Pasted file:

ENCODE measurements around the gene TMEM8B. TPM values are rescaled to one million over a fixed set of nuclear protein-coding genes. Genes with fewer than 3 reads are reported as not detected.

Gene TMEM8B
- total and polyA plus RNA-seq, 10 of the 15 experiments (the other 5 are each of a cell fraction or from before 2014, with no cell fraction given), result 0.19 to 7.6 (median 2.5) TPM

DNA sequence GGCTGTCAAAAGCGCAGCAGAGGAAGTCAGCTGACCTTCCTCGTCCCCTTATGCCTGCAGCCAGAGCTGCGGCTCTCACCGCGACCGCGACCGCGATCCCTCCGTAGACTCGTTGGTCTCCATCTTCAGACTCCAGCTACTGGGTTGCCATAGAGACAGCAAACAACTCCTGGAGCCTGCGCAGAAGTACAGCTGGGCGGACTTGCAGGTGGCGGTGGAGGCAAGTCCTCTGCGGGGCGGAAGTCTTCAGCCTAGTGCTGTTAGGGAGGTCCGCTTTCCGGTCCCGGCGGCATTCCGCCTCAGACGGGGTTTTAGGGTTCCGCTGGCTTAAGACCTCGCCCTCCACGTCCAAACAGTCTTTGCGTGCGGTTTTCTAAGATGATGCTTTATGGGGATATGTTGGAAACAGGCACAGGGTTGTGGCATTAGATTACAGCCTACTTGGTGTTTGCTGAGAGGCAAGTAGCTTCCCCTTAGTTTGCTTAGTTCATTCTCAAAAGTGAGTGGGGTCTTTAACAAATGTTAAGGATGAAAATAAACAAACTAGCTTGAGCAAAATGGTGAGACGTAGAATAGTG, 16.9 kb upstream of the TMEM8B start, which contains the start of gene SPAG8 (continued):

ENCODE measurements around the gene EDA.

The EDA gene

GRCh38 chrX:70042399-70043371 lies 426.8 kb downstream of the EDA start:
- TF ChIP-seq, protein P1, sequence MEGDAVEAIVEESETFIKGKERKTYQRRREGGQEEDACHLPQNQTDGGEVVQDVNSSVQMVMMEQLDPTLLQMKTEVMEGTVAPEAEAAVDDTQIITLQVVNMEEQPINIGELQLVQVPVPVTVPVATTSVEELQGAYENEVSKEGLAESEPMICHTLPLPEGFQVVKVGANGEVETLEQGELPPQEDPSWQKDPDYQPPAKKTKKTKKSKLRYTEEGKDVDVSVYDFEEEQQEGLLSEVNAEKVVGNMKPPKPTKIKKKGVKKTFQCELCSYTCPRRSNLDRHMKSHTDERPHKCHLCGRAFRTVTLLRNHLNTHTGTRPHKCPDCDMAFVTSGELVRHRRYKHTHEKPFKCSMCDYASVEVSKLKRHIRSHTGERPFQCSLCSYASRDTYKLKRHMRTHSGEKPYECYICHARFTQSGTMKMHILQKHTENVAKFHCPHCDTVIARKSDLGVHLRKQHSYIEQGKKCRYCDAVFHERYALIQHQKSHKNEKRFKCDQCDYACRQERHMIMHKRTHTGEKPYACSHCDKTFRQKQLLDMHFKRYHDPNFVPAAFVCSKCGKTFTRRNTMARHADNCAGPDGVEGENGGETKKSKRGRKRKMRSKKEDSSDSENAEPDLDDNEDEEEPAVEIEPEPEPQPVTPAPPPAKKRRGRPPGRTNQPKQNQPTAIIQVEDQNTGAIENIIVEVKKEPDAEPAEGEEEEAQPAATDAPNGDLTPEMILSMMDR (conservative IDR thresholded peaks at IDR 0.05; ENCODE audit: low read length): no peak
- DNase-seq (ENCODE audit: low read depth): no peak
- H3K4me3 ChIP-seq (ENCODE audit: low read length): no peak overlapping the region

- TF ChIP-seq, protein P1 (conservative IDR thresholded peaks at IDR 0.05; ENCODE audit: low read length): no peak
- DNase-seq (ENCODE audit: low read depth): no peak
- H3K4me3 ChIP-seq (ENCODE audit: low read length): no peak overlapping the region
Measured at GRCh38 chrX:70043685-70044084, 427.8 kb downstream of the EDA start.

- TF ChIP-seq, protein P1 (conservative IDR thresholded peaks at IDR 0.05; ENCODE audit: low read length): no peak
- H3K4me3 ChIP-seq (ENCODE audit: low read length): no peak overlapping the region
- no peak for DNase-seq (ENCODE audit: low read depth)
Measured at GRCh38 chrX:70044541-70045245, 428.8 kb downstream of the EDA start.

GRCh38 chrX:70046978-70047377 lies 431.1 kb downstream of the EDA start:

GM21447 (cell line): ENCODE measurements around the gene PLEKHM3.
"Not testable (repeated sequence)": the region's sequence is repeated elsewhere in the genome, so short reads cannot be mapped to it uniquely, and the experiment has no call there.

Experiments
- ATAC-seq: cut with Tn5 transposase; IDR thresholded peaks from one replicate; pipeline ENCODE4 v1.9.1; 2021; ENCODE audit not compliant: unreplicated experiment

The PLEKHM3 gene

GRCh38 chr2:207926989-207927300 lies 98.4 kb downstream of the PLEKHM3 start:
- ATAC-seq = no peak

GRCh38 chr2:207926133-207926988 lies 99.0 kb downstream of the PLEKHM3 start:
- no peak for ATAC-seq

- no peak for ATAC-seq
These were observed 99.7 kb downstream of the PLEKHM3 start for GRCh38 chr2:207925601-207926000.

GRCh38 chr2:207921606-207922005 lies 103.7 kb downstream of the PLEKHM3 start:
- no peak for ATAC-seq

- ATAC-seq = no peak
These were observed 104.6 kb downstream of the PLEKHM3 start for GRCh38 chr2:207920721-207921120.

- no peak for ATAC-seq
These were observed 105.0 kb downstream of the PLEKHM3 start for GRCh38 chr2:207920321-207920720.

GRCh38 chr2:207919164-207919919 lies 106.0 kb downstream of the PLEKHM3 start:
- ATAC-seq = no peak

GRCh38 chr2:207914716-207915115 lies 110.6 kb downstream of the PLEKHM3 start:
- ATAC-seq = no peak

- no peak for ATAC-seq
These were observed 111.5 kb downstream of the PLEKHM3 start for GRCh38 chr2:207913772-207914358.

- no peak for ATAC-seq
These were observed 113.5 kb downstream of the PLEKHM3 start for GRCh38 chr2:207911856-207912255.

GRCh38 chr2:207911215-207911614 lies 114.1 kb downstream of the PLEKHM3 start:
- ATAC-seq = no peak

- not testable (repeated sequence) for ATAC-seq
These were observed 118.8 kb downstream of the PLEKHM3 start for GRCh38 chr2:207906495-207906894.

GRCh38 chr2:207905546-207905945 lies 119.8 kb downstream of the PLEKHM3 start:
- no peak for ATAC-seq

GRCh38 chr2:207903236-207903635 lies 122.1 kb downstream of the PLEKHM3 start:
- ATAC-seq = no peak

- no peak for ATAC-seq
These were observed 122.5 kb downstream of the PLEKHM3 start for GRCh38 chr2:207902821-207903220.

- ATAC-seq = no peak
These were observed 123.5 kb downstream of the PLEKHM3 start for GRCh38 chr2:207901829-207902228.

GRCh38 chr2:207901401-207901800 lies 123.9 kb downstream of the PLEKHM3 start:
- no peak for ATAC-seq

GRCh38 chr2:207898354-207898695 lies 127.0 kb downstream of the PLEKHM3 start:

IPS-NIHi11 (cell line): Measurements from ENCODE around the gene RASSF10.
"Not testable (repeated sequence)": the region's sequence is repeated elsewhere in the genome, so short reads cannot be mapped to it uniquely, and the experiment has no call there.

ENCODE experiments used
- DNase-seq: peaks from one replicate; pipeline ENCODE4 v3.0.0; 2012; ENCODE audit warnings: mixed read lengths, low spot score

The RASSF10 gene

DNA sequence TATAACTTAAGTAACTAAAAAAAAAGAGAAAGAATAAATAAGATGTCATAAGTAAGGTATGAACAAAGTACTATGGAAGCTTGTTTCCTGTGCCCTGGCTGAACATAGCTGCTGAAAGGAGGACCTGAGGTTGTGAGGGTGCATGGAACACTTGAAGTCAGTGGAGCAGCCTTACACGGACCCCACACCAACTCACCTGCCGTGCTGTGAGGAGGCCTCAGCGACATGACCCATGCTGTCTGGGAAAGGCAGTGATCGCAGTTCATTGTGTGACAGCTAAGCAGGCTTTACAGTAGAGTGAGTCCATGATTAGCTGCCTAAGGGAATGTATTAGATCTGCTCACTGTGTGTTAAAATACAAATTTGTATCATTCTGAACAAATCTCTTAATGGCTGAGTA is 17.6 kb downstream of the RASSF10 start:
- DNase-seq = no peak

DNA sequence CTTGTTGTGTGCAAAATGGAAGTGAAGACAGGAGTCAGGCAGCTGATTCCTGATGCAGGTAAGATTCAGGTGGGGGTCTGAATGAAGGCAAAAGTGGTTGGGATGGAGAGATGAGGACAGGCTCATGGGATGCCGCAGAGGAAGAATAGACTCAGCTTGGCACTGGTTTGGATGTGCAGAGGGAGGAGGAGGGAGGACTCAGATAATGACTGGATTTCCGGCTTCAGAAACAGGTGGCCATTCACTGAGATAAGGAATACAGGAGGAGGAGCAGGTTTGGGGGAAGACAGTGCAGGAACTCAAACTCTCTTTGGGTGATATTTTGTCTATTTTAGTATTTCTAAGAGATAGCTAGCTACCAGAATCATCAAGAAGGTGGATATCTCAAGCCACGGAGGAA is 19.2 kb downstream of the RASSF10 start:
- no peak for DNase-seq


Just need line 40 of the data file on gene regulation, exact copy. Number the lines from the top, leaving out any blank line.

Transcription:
- ATAC-seq = no peak